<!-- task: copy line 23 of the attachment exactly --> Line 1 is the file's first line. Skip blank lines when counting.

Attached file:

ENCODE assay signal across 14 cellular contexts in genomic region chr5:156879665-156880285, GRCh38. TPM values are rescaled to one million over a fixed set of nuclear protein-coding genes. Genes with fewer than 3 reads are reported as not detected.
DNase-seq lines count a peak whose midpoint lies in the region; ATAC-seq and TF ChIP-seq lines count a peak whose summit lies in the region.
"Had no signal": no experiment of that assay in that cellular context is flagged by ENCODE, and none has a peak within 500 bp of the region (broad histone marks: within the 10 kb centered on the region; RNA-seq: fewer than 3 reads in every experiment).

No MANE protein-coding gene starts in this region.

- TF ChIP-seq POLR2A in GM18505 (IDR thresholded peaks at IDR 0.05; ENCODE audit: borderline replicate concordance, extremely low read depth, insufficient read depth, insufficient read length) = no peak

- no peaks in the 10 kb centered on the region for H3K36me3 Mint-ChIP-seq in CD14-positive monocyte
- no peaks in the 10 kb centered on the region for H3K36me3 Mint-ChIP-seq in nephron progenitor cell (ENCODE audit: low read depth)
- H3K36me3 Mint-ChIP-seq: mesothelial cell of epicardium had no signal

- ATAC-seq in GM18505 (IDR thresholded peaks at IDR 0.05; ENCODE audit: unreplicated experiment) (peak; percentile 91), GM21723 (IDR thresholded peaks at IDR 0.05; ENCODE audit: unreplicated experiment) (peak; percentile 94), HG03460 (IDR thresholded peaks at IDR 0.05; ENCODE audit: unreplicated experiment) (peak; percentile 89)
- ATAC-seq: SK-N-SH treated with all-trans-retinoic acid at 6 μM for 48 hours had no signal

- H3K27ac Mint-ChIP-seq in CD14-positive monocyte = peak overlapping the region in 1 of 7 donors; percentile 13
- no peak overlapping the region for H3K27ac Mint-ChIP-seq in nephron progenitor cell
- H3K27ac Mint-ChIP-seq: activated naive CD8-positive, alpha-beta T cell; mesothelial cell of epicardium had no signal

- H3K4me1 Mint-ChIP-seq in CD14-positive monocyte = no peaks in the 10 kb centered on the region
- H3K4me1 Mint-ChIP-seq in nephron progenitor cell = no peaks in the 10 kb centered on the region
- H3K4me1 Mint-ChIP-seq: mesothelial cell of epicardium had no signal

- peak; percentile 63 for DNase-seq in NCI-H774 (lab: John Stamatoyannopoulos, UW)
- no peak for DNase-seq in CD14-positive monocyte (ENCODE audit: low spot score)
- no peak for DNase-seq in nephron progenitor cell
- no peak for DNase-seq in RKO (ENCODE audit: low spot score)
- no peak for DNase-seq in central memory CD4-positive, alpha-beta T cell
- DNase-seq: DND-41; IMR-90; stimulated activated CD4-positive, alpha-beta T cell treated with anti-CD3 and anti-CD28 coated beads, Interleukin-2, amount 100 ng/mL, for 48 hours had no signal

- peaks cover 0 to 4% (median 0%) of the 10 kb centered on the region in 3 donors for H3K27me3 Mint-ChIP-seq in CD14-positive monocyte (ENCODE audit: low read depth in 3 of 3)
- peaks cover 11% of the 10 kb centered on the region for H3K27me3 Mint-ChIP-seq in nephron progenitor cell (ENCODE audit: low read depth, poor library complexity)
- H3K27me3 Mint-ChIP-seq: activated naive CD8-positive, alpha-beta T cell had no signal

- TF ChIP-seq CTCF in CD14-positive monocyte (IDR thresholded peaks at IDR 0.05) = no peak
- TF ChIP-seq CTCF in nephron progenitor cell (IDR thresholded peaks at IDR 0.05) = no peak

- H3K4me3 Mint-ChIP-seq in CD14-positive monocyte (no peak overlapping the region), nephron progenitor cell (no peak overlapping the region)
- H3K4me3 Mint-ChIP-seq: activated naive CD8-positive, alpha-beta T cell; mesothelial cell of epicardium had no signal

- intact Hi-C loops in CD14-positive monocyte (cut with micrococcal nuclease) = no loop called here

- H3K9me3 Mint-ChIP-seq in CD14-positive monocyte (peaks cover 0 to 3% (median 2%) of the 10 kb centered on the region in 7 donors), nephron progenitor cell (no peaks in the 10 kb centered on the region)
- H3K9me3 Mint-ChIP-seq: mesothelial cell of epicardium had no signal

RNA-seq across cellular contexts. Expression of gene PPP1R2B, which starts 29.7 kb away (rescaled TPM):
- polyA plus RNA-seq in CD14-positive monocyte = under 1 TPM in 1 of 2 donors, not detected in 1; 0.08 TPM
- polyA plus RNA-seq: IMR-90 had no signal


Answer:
- peaks cover 0 to 4% (median 0%) of the 10 kb centered on the region in 3 donors for H3K27me3 Mint-ChIP-seq in CD14-positive monocyte (ENCODE audit: low read depth in 3 of 3)